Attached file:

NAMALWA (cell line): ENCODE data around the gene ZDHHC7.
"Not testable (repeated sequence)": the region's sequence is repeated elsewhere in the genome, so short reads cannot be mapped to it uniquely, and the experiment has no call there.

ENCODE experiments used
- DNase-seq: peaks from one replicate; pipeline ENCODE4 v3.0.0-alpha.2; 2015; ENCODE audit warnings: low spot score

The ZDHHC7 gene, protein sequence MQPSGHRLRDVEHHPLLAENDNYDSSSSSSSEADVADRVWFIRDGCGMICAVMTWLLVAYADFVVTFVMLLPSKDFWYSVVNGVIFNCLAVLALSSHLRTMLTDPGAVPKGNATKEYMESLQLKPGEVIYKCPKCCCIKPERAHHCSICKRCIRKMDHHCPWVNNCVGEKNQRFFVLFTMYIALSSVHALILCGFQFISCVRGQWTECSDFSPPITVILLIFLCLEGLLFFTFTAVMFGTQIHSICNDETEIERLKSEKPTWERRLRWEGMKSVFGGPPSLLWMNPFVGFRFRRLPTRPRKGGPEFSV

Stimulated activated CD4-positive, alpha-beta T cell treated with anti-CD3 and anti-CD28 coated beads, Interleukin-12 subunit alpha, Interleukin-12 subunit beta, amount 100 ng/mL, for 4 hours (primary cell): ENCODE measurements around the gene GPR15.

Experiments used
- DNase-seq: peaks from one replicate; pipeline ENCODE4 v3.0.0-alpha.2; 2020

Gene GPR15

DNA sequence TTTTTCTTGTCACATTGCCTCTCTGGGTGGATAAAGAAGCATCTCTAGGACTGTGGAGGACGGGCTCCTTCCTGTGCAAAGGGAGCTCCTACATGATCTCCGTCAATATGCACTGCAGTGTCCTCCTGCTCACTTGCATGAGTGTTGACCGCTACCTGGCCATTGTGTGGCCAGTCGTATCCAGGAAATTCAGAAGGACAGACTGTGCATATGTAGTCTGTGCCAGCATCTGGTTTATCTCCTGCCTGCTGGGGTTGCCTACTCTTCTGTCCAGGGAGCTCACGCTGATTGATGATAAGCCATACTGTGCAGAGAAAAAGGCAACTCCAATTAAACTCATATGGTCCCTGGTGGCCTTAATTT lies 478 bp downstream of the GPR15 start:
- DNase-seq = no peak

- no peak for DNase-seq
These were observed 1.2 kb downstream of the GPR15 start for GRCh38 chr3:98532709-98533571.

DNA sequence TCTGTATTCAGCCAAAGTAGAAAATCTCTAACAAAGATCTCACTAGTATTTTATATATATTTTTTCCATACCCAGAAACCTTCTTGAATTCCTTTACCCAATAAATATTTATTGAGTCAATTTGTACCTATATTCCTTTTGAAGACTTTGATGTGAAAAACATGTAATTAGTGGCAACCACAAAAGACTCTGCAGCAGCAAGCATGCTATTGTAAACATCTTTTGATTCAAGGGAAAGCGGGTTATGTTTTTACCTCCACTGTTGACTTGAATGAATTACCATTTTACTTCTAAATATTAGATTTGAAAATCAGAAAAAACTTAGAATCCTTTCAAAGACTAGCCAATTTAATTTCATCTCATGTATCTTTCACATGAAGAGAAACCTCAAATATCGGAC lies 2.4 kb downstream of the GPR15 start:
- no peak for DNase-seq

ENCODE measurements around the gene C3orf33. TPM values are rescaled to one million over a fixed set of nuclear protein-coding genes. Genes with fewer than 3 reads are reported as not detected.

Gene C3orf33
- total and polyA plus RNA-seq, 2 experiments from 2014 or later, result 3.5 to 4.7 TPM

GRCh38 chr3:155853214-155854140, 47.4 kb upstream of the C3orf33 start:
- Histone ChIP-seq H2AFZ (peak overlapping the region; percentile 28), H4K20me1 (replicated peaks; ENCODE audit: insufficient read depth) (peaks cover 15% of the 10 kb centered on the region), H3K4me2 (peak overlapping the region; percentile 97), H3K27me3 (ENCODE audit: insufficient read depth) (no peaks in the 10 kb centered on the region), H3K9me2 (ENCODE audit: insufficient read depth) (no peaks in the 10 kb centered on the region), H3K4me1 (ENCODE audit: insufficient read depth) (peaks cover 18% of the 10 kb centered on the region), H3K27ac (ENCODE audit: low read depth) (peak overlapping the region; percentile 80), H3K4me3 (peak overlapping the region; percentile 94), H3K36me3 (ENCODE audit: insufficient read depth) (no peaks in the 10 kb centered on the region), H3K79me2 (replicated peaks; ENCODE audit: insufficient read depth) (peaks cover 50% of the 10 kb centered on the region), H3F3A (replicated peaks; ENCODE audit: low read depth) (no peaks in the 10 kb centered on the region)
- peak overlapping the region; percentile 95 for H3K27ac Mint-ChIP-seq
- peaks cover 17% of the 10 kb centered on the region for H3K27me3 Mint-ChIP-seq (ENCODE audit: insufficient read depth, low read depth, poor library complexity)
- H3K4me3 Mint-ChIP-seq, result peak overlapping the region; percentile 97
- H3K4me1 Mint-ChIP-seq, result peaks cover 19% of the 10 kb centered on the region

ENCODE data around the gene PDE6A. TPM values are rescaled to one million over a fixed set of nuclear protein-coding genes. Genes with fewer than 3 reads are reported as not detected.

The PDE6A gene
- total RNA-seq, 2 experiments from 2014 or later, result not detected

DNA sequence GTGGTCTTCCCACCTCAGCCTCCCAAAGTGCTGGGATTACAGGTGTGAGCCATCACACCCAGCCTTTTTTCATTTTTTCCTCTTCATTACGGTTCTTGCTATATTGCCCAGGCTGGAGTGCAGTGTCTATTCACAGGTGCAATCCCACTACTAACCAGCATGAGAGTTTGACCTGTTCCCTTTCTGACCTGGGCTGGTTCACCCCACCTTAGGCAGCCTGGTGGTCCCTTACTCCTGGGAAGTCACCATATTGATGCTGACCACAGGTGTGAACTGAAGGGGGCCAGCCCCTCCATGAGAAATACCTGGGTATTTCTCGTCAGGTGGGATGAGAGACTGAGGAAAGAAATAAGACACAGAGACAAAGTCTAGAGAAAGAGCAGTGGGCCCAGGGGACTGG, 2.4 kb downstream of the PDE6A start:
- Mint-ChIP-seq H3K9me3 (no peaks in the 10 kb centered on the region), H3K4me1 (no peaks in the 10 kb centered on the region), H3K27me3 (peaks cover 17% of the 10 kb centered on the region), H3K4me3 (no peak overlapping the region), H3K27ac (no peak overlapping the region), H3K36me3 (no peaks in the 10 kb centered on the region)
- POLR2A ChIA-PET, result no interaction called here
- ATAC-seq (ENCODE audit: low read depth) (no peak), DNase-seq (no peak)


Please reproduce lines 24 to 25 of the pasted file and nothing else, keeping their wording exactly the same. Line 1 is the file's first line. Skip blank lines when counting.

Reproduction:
- H3K4me1 Mint-ChIP-seq, result peaks cover 19% of the 10 kb centered on the region

ENCODE data around the gene PDE6A. TPM values are rescaled to one million over a fixed set of nuclear protein-coding genes. Genes with fewer than 3 reads are reported as not detected.